Stress hormones may be to blame, triggering harmful alterations in the brain. These can cause a number of changes in the body and affect things such as blood pressure and blood sugar control.
However, more work is needed to confirm the findings and ascertain whether the same stress and dementia link might also occur in men. See more here. http://www.bbc.co.uk/news/health-24332082
But what is stress? Pressure turns into stress when you feel unable to cope. People have different ways of reacting to stress, so a situation that feels stressful to one person may be motivating to someone else.
You may feel anxious, irritable or low in self esteem. You may have racing thoughts, worry constantly or go over problems. Perhaps you lose your temper more easily, drink more, act unreasonably or even experience headaches, muscle tension or pain, or dizziness.
Stress causes a surge of hormones in your body. These stress hormones are released to enable you to deal with pressures or threats – the so-called "fight or flight" response to rouse the body for emergency action.
Your heart pounds faster, blood pressure rises, breath quickens, muscles tighten, and your senses become sharper. These physical changes increase your strength and stamina, speed your reaction time, and enhance your focus.
Once the pressure or threat has passed, your stress hormone levels will usually return to normal. However, if you're constantly under stress, these hormones will remain in your body, leading to the symptoms of stress and can proceed to dementia according to the new report.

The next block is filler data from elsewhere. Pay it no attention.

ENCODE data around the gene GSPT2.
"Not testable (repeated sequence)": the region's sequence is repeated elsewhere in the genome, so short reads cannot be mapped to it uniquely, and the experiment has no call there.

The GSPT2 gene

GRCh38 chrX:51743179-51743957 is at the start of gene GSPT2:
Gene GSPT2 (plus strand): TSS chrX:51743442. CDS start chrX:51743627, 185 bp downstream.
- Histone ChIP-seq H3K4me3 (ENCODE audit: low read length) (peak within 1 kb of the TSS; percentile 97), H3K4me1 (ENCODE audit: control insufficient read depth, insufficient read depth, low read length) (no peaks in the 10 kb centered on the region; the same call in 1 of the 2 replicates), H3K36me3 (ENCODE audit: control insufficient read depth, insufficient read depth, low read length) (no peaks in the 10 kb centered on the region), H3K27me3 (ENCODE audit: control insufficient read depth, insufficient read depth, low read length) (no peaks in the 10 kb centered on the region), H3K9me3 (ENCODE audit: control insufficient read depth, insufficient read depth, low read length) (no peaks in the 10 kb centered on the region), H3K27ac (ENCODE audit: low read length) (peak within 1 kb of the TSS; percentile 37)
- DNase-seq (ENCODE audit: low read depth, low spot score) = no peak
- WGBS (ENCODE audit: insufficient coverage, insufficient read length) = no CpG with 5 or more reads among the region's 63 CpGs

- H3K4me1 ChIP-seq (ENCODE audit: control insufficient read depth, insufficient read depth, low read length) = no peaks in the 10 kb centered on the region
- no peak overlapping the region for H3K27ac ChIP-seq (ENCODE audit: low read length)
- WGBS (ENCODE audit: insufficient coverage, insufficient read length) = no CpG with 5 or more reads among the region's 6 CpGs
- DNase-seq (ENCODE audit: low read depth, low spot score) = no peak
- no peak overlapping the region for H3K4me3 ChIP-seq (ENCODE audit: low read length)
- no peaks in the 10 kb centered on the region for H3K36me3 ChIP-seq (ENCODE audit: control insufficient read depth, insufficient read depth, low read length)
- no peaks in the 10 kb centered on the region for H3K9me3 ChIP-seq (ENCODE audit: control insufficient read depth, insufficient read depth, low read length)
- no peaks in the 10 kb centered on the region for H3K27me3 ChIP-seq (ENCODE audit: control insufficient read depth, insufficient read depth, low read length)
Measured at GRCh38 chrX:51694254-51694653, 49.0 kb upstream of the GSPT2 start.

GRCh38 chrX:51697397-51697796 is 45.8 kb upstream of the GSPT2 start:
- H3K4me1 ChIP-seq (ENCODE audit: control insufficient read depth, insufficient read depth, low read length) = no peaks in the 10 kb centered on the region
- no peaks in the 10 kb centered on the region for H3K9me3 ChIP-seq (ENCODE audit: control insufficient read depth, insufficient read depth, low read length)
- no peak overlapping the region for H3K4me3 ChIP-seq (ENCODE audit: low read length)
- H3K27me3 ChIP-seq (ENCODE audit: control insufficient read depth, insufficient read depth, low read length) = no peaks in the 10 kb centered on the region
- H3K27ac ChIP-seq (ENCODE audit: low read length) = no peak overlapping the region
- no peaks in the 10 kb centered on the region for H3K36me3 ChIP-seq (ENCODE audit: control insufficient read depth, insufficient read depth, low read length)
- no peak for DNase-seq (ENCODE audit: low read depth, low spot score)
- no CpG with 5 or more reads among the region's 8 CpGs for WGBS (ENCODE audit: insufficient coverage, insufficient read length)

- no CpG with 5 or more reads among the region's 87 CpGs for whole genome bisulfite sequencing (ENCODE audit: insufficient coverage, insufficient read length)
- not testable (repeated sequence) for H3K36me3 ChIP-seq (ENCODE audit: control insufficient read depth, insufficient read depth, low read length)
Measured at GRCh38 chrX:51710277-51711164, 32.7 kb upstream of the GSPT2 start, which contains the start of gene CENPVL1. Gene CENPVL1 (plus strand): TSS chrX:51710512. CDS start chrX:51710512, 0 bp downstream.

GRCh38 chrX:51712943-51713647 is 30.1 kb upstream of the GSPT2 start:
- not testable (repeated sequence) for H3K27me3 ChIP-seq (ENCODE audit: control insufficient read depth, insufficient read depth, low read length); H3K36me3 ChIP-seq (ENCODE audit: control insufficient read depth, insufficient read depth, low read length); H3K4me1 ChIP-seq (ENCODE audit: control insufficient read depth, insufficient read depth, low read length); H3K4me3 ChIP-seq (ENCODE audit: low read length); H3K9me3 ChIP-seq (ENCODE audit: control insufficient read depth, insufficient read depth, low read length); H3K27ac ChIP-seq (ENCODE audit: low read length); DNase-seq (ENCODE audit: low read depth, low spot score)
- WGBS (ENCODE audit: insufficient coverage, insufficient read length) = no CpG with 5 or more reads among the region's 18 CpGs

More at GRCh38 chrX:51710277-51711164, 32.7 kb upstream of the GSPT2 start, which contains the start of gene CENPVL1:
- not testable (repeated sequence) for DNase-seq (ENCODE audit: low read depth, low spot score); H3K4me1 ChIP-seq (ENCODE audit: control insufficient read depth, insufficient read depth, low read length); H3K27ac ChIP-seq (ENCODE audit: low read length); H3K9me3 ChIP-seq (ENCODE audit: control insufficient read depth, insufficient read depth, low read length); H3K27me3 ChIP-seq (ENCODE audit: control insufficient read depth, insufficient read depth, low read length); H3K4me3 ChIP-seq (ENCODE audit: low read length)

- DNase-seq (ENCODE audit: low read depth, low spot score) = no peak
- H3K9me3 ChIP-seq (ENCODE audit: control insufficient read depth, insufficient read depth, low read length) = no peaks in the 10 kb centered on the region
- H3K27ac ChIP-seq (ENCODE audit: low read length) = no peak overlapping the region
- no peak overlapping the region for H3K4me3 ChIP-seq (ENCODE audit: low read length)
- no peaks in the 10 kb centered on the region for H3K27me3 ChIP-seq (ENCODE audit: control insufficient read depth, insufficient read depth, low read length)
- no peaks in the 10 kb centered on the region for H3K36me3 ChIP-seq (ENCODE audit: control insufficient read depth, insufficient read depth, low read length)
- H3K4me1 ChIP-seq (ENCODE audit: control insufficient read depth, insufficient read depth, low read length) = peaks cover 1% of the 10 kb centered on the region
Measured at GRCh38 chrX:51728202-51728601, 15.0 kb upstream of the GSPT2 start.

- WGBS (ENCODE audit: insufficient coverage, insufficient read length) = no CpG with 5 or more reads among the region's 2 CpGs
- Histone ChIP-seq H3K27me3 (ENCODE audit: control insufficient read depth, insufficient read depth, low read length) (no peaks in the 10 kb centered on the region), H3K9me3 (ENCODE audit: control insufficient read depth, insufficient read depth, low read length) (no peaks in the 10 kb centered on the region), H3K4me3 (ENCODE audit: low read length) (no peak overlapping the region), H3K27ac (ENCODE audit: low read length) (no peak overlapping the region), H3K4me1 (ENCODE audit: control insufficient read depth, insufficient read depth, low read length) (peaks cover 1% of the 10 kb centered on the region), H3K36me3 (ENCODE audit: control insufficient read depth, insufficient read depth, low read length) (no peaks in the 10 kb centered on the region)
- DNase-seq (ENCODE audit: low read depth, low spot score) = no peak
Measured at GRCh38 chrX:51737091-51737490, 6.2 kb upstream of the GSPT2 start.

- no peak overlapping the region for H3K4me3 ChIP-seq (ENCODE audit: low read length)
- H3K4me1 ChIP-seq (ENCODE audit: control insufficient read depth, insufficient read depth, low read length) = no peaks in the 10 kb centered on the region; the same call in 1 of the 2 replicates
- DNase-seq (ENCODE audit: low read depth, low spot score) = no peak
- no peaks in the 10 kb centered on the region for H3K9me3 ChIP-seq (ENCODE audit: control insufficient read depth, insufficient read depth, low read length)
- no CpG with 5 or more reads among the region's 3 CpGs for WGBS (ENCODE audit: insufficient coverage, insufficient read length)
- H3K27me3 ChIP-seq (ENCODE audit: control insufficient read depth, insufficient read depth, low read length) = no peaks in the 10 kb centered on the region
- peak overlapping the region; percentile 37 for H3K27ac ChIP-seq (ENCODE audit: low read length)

The stress response also helps you rise to meet challenges. Stress is what keeps you on your toes during a presentation, sharpens your concentration when you’re attempting to answer a question ahead of your peers, or the game-winning maneuver in sports. Stress drives you to study for an exam when you'd rather be watching TV.
But beyond a certain point, stress stops being helpful and starts causing major damage to your health, your mood, your productivity, your relationships, and your quality of life. A helpful site on dealing with stress. http://www.helpguide.org/mental/stress_signs.htm
When I split with my first husband over 25 years ago, I suffered quietly. After moving closer to my mother, the doctor diagnosed clinical depression and suggested I find a job that would lift me out of the cycle. I worked as a companion for about six months, and then as a nanny, eventually moving from Australia to London in that capacity. I've never reached that low point since. I'm hoping those stressful times didn't damage my brain. Maybe a positive attitude can combat a potential threat.